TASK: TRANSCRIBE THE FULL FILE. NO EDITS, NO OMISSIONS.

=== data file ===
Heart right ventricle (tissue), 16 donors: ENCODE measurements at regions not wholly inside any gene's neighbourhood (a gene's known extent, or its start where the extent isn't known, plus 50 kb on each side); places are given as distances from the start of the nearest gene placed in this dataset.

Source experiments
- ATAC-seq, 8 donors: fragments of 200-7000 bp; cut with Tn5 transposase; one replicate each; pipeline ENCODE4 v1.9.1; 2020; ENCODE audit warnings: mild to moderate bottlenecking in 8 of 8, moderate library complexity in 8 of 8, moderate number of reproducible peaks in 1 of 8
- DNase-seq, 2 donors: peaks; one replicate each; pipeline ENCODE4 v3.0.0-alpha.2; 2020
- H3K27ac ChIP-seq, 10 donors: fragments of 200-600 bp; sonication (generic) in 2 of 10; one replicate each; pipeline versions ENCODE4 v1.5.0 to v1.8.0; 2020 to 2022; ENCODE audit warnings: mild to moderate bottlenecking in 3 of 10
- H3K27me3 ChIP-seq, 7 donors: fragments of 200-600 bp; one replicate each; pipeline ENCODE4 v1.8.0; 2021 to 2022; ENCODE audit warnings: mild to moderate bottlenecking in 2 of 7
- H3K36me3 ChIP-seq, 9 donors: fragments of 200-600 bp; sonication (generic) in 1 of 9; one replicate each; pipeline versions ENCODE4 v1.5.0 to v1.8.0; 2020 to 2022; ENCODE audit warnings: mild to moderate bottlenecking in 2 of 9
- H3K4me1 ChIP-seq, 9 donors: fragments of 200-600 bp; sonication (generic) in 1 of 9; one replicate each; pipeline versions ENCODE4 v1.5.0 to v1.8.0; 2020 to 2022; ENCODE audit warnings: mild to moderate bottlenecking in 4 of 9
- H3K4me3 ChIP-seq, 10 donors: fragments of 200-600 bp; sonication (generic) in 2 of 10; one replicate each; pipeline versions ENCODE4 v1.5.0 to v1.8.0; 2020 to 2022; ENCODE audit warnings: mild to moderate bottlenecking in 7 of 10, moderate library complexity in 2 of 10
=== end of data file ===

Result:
Heart right ventricle (tissue), 16 donors: ENCODE measurements at regions not wholly inside any gene's neighbourhood (a gene's known extent, or its start where the extent isn't known, plus 50 kb on each side); places are given as distances from the start of the nearest gene placed in this dataset.

Source experiments
- ATAC-seq, 8 donors: fragments of 200-7000 bp; cut with Tn5 transposase; one replicate each; pipeline ENCODE4 v1.9.1; 2020; ENCODE audit warnings: mild to moderate bottlenecking in 8 of 8, moderate library complexity in 8 of 8, moderate number of reproducible peaks in 1 of 8
- DNase-seq, 2 donors: peaks; one replicate each; pipeline ENCODE4 v3.0.0-alpha.2; 2020
- H3K27ac ChIP-seq, 10 donors: fragments of 200-600 bp; sonication (generic) in 2 of 10; one replicate each; pipeline versions ENCODE4 v1.5.0 to v1.8.0; 2020 to 2022; ENCODE audit warnings: mild to moderate bottlenecking in 3 of 10
- H3K27me3 ChIP-seq, 7 donors: fragments of 200-600 bp; one replicate each; pipeline ENCODE4 v1.8.0; 2021 to 2022; ENCODE audit warnings: mild to moderate bottlenecking in 2 of 7
- H3K36me3 ChIP-seq, 9 donors: fragments of 200-600 bp; sonication (generic) in 1 of 9; one replicate each; pipeline versions ENCODE4 v1.5.0 to v1.8.0; 2020 to 2022; ENCODE audit warnings: mild to moderate bottlenecking in 2 of 9
- H3K4me1 ChIP-seq, 9 donors: fragments of 200-600 bp; sonication (generic) in 1 of 9; one replicate each; pipeline versions ENCODE4 v1.5.0 to v1.8.0; 2020 to 2022; ENCODE audit warnings: mild to moderate bottlenecking in 4 of 9
- H3K4me3 ChIP-seq, 10 donors: fragments of 200-600 bp; sonication (generic) in 2 of 10; one replicate each; pipeline versions ENCODE4 v1.5.0 to v1.8.0; 2020 to 2022; ENCODE audit warnings: mild to moderate bottlenecking in 7 of 10, moderate library complexity in 2 of 10